Lesson learned: Lightning now know what they’re up against, but Hawks do, too

SHARE Lesson learned: Lightning now know what they’re up against, but Hawks do, too

Patrick Sharp (10) and Antoine Vermette (80) celebrate moments after Vermette scored to give the Hawks a 2-1 lead in the third period of Game 1 of the Stanley Cup Final against the Tampa Bay Lightning on Wednesday night at Amalie Arena. (Phelan M. Ebenhack/AP)

TAMPA, Fla. — No matter how much you prepare for a Stanley Cup Final, you never really know what you’re up against until the games begin.

“Lesson learned,” Tampa Bay Lightning defenseman Anton Stralman said after the Blackhawks rallied from a 1-0 deficit with two goals in the final seven minutes for a 2-1 victory in Game 1 of the Stanley Cup Final on Wednesday night at Amalie Center.

“You can’t take anything for granted against a team like that. You can’t give them the room and space we did for 15 minutes in the third period. We just sat back too much and got away from our game a little bit — not putting pressure on them and doing all the right things like we did for [the first] 40 minutes.”

The Hawks likewise know they have adjustments to make after the Lightning swarmed them with speed in the opening period. The Lightning had a 24-11 edge in shot attempts in the period and led 1-0 on Alex Killorn’s incredible backhand re-direct that surprised Corey Crawford.

“I think we’re going to look to do better next game at the start,” Hawks defenseman Duncan Keith said. “Whether it was having time off [between series] or what, we had a slow start.

“I’m not making any excuses because that team has speed and skill and they make plays. We need to be ready from the get-go. We need to be moving our feet against this team.”

The Hawks recovered from their slow start to neutralize the Lightning’s advantage in speed. The Hawks had a 20-12 edge in shot attempts in the second period and dominated the third, leading 21-9 in shot attempts. Teuvo Teravainen and Antoine Vermette scored 1:58 apart in the third period to give the Hawks the lead and the game.

It was an opening game on the NHL’s biggest stage that will test the championship mettle of the Lightning. They lost for the first time in the 2015 playoffs when scoring the first goal (9-1) and they lost for the first time when leading after two periods (8-1).

But it’s unlikely they’re going to curl up and fade away, despite their youth and relative inexperience in the Stanley Cup Final. The Lightning have responded to adversity all season. They never lost more than two consecutive games. They are 6-0 in the playoffs following a loss when they are trailing or tied in a series (their only back-to-back losses in the postseason came in Games 4 and 5 against the Canadiens in the second round after they had built a 3-0 series lead).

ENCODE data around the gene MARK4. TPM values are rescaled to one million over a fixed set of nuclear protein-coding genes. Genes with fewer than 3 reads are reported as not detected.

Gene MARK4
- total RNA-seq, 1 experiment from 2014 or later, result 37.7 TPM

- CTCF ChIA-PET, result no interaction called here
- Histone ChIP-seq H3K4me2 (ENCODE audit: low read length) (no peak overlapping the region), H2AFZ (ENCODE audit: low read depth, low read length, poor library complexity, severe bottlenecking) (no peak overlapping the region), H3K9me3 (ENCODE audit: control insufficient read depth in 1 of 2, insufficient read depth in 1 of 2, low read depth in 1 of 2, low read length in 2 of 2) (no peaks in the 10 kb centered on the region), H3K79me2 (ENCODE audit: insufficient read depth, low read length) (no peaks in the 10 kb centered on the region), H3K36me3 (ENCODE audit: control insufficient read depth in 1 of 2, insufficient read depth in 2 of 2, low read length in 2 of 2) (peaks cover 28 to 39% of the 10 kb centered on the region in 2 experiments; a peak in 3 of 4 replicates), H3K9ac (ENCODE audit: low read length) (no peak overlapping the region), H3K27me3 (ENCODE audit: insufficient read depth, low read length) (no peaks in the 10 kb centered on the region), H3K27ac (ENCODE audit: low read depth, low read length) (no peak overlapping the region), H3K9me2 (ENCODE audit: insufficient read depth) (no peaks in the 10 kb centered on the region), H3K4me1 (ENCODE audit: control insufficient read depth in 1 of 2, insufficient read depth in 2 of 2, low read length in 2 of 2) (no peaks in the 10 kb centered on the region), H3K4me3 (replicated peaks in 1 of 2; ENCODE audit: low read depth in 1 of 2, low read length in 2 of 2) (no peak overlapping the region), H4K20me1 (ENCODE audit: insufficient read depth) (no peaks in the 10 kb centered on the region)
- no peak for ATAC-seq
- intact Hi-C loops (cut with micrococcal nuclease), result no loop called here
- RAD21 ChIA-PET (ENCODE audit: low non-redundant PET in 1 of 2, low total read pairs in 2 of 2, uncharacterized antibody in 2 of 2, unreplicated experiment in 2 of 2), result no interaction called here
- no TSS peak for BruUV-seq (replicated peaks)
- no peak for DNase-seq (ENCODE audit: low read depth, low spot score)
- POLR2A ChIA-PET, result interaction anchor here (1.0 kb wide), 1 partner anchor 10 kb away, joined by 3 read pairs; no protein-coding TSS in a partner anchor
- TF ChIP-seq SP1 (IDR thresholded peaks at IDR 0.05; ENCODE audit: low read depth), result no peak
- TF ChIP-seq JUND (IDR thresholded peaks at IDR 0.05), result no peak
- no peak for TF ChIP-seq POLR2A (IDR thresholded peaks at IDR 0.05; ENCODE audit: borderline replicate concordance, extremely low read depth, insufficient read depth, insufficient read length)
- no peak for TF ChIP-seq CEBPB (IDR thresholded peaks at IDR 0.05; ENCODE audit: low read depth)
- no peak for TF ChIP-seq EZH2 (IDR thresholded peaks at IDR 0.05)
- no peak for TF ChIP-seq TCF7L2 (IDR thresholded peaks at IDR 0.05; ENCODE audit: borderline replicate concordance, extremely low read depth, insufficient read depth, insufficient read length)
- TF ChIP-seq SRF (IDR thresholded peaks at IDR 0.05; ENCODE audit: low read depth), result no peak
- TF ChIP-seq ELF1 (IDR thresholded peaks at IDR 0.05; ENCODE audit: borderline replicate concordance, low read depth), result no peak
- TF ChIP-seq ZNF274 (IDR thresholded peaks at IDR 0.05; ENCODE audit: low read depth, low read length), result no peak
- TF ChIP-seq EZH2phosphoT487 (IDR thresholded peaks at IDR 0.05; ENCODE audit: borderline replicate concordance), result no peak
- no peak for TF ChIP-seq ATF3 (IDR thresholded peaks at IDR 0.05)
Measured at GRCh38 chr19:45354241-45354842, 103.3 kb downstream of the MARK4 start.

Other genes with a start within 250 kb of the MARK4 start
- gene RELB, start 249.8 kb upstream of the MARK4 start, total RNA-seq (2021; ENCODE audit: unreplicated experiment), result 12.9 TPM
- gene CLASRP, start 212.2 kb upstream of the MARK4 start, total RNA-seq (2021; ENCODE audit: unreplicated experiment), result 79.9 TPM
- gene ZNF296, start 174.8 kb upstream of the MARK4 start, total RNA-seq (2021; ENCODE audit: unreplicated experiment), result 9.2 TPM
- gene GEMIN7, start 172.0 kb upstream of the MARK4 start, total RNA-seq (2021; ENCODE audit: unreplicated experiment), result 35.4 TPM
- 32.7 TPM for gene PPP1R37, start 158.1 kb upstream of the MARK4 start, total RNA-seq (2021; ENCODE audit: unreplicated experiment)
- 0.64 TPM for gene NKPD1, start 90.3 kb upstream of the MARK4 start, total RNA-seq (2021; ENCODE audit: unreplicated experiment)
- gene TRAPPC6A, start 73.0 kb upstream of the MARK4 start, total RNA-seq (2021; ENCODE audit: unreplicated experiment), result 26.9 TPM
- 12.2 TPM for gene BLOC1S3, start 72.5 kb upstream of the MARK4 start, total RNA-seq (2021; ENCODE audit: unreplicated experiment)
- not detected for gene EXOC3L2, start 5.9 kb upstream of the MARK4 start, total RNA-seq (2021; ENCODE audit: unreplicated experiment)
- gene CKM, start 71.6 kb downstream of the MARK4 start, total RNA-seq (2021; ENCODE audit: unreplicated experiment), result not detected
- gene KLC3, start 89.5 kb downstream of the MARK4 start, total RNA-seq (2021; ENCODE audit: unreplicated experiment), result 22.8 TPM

From captain Steven Stamkos on down, they are undaunted.

“We just sat back too much,” Stamkos said. “We still didn’t give them much. Seeing-eye shot [by Teravainen] and a tough turnover [that led to Vermette’s goal] for us that is very uncharacteristic and they pounce on them.

“We pretty much didn’t give them a lot of time and space —two instances where the puck finds the back of the net and that’s the game. We can’t dwell on that. We’ll learn from that. This group has found a way to bounce back all year.”

The Lightning were left to lament missed opportunities and take solace in the fact that they were oh-so-close to winning.

“We didn’t really give them much the entire game,” coach Jon Cooper said. “Did they have a little more puck possession in the third period? They did, no question. Could we have made a few more poised plays? I suppose we could have. But I thought we had chances to put them away. We didn’t put them away.

“Against a team like Chicago, you can’t let them keep coming at you the way we did. But in saying that — reel off the Grade-A chances they had. You know what I mean? It’s not like we’re sitting there saying, ‘Oh my god, did they have chance after chance after chance.’ They had a little bit of time-of-possession. But they weren’t getting good-time chances.”

But that’s what the Hawks do. This is a team that is used to responding to adversity on the road and used to winning close games. With their Game 1 victory, the Hawks are 6-4 on the road in the 2015 postseason. They have won at least one road game in 17 consecutive playoff series.

In the 2015 playoffs, 16 of the Hawks’ 18 games have been one-goal games or tied in the third period. The Hawks are 11-5 in those games, overcoming one-goal deficits twice to win. Over the past three postseasons, the Hawks are 33-9 when they are leading by one goal or tied in the third period.

They’re used to this.

“Playing catch-up against a team that was comparable [to] the last two series,” coach Joel Quenneville said, “when they get a lead on you, [they play] prevent defense, tough to get through. They check well, got good sticks. They’ve got quickness.

“Basically we had to get through. But finding a way was a good illustration of what this team’s all about. Finding ways to win, probably a good example of that [Wednesday night].”

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